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    Empowering Scholars: The Rewards and Insights of International Election Observation

    June 20, 2024

    Written by Christopher Lambry '27, Top Ranking Scholar & Philosophy Major

    May 29th, 2024 marked a pivotal moment in South African politics. This year's election commemorated the 30th anniversary of the abolition of the brutal apartheid system, a monumental achievement made possible by the efforts of the historic Anti-Apartheid Party, the African National Congress (ANC), and iconic leaders such as Nelson Mandela and Desmond Tutu. Elections in South Africa follow a five-year cycle, with national and provincial elections held simultaneously and municipal elections held two years later.

    A great deal of voter apathy and disenchantment with the ANC overshadowed this significant milestone in the country's political history. Since Mandela's leadership in the early 1990s, the ANC has maintained a majority in parliament. However, for the first time in 30 years, the party faces a serious threat to its majority. Despite the party's strong efforts to advance progress in South Africa, voters are increasingly frustrated by the persistent lack of necessities such as water and electricity.


    As part of the AYCGL’s Oprah Winfrey Scholars Program and Social Justice Scholars Program, a group of Morehouse scholars, including myself, had the opportunity to serve as International Election Observers on behalf of the Electoral Commission of South Africa (IEC). We witnessed firsthand the progression of democracy in this vibrant country and its voting process. The IEC, an independent constitutional body, manages free and fair elections for legislative bodies and institutions through the participation of citizens, political parties, and civil society, thereby deepening electoral democracy.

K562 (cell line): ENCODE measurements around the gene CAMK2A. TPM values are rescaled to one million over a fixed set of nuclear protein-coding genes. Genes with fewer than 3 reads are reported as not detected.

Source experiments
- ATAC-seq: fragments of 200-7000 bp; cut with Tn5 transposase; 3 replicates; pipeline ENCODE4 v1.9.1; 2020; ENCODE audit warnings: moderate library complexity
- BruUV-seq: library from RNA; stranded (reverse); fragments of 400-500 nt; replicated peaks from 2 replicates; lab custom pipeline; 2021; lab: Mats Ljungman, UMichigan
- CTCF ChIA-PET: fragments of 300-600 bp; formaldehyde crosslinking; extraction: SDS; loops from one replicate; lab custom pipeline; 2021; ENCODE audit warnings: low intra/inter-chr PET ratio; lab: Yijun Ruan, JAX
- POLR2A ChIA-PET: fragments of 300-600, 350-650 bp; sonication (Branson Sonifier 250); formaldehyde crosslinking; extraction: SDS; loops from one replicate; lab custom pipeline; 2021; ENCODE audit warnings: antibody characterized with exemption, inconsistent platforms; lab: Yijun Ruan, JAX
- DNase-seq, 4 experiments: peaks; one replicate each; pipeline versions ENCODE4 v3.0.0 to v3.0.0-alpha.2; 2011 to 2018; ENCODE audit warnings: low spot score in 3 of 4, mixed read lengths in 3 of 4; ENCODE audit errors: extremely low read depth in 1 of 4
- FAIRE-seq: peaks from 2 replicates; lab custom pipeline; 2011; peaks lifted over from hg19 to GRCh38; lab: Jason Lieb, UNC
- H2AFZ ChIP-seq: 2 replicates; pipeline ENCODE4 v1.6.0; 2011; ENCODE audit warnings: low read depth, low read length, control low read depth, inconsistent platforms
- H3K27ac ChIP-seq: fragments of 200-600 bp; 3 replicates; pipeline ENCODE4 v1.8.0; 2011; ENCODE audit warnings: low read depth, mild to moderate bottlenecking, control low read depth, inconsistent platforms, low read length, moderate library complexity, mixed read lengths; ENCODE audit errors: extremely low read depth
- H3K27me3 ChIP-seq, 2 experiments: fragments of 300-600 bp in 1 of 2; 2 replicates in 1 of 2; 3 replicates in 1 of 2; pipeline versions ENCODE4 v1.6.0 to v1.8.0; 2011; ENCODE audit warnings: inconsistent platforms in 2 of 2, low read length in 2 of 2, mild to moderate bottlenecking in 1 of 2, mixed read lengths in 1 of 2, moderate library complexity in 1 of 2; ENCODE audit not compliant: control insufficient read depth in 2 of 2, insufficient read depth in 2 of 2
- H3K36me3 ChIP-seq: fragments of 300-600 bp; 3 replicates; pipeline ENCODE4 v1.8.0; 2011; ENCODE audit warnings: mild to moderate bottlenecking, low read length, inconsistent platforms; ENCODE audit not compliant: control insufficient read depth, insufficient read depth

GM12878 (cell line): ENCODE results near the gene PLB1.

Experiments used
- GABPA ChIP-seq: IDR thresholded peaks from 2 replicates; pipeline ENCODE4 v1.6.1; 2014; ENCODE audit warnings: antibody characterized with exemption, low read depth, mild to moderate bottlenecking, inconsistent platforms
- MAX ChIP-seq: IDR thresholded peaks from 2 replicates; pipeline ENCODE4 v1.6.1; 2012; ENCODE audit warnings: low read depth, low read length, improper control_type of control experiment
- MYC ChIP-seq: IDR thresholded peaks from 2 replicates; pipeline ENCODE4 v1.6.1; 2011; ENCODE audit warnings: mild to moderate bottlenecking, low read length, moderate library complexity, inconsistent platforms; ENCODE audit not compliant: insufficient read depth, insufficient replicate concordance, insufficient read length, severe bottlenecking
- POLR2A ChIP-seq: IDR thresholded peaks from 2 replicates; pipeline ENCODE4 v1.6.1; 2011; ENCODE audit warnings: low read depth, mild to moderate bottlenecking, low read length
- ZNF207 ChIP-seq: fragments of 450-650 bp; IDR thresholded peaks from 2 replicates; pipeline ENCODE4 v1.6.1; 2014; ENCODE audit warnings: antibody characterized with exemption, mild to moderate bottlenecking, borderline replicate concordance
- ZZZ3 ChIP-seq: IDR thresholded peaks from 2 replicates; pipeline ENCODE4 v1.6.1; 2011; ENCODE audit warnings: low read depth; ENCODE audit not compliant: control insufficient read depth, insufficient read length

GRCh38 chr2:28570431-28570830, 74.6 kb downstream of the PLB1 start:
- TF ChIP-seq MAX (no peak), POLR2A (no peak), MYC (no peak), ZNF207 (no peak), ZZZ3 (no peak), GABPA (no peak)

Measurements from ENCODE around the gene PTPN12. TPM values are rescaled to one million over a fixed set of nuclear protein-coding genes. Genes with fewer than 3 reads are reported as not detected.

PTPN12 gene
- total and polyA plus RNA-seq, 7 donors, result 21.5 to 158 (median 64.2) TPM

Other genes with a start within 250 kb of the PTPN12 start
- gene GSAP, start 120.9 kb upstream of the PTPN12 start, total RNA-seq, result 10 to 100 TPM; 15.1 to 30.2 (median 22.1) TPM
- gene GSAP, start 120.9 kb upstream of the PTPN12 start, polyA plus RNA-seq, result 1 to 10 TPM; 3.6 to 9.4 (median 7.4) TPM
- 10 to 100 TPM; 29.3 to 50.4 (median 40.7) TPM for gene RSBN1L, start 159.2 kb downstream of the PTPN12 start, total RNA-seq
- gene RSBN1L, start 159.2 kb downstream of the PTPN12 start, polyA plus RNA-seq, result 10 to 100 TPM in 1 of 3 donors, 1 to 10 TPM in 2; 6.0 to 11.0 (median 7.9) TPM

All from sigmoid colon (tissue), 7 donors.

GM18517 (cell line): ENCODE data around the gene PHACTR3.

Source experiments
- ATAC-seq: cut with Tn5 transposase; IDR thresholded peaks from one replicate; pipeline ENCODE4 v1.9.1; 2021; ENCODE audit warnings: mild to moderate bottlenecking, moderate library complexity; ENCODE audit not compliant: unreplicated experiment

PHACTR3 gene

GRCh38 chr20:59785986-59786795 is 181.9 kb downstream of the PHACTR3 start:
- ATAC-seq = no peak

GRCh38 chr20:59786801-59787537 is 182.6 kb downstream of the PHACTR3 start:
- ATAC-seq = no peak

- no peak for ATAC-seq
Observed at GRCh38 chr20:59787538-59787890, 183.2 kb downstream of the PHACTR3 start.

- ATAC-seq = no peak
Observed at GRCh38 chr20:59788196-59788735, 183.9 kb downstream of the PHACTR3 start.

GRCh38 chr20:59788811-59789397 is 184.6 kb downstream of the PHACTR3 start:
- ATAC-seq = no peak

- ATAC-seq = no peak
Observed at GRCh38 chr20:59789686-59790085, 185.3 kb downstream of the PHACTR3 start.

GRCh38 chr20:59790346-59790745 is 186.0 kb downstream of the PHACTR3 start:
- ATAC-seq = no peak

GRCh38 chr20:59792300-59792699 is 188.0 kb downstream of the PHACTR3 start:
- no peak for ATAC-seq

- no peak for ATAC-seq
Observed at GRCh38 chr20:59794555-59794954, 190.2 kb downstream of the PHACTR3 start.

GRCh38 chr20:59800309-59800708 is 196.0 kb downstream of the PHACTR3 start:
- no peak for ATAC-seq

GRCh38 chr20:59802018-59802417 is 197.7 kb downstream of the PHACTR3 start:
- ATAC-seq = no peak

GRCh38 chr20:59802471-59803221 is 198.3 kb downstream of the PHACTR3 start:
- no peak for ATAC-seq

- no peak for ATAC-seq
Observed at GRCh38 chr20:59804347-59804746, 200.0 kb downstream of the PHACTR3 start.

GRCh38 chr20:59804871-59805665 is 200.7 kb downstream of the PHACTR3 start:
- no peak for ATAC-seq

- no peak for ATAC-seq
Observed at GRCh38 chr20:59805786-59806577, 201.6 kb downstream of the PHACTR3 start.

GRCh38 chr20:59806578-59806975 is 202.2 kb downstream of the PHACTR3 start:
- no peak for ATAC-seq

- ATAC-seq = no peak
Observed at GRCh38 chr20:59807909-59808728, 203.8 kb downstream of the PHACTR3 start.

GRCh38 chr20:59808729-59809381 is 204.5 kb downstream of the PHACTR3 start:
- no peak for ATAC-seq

To further understand the intricacies of politics in South Africa, we scholars also compared voter disparities within the country and back home in the United States. By observing multiple voting stations, including one in a majority Jewish area with a long history of voter engagement and another in a majority Muslim area, across two different provinces, we saw stark contrasts in access, technology, and engagement.

    In the majority Muslim district, it became evident that voters were extremely disappointed with the current state of affairs. Many voiced their frustration loudly as the lines grew longer and the voting process slowed. In comparison, other provinces had better access, including improved technology, increased voting station staff, and the ability to skip ahead in line under certain circumstances, such as having children—an option that seemed available only in the more affluent Jewish area. These alarming disparities made the frustration of voters in less-equipped areas seem almost warranted.

    Being an election observer is an intimidating yet rewarding and informative task. It is an experience I would eagerly embrace every year, given the opportunity. This experience equips scholars with a better understanding of both the country they visit and their own voting processes back home. Reflecting on these observations, it's clear that the journey of democracy is ongoing and fraught with challenges, but witnessing it firsthand offers invaluable insights into the perseverance and hopes of a nation striving for a better future.

    Tag(s): Student Success

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